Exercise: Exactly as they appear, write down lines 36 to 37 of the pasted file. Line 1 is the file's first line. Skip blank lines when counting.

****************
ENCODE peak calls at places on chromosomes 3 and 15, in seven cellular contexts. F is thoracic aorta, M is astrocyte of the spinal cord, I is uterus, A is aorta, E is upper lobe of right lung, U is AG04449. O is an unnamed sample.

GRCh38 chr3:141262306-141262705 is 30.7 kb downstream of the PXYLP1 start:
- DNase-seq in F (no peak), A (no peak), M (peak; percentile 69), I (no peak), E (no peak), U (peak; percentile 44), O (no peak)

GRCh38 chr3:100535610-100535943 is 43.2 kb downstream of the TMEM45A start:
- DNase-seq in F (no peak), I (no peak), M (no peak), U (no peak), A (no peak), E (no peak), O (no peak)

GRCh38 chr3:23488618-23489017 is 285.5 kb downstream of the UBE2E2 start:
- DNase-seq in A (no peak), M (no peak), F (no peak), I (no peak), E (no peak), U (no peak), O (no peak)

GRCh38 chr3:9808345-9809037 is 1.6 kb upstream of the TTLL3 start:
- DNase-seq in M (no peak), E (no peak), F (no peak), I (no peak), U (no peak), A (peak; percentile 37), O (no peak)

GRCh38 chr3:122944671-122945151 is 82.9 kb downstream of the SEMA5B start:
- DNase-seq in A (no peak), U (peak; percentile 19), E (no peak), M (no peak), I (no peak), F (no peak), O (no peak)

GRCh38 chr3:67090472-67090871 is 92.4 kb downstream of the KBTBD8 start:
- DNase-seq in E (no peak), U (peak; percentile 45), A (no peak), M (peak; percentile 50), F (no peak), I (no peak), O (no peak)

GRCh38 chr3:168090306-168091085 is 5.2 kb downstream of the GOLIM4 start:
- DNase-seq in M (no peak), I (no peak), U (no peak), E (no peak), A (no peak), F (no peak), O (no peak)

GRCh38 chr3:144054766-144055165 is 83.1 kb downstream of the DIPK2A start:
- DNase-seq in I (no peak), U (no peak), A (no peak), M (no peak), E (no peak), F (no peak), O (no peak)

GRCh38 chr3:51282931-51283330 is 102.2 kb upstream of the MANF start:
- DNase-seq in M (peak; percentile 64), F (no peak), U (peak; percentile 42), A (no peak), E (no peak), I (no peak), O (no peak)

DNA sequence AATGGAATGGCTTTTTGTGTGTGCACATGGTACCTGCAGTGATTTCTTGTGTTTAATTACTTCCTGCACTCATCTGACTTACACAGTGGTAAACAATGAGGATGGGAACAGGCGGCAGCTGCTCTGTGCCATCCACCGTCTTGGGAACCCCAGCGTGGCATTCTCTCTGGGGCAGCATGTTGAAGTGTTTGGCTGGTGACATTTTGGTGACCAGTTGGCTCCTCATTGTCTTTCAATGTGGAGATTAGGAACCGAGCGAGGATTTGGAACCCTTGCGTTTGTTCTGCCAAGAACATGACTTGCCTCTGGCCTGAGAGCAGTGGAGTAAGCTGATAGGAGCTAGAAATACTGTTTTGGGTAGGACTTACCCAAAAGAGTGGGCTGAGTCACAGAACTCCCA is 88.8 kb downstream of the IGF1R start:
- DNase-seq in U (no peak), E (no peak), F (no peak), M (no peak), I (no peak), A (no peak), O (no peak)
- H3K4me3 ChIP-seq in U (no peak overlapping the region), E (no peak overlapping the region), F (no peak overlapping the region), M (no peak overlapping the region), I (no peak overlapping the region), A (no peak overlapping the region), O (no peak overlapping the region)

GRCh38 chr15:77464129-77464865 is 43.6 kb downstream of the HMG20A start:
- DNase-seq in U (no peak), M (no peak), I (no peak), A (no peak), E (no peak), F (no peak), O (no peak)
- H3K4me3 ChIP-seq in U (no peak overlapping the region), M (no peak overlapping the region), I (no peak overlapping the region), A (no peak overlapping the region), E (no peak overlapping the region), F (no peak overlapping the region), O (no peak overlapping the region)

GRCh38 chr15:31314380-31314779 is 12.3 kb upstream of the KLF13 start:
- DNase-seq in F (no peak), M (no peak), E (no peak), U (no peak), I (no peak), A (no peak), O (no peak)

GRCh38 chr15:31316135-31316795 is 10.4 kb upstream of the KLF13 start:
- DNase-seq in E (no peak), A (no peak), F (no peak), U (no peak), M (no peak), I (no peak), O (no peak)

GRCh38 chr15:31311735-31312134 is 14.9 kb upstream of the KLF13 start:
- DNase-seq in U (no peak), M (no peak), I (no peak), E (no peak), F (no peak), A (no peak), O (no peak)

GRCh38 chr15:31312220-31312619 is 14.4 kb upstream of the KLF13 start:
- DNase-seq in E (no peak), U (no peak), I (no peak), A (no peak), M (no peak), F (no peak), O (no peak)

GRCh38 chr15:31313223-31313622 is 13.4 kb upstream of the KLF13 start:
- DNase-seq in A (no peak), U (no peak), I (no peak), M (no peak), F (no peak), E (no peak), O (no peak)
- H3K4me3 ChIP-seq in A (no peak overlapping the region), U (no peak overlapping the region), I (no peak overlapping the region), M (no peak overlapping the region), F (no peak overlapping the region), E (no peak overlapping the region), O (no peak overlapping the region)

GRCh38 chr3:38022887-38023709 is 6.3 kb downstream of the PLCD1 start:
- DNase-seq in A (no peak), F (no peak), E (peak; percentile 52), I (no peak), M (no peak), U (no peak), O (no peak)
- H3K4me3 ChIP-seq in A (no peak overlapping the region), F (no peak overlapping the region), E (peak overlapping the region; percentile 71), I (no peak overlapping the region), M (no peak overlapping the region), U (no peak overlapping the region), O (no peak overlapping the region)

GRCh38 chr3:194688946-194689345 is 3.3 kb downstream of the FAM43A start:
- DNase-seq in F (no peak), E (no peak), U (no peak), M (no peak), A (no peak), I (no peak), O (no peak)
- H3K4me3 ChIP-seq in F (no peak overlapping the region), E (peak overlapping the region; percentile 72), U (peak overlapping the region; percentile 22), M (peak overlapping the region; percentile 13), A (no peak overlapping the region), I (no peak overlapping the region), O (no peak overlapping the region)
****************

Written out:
- H3K4me3 ChIP-seq in A (no peak overlapping the region), U (no peak overlapping the region), I (no peak overlapping the region), M (no peak overlapping the region), F (no peak overlapping the region), E (no peak overlapping the region), O (no peak overlapping the region)

GRCh38 chr3:38022887-38023709 is 6.3 kb downstream of the PLCD1 start: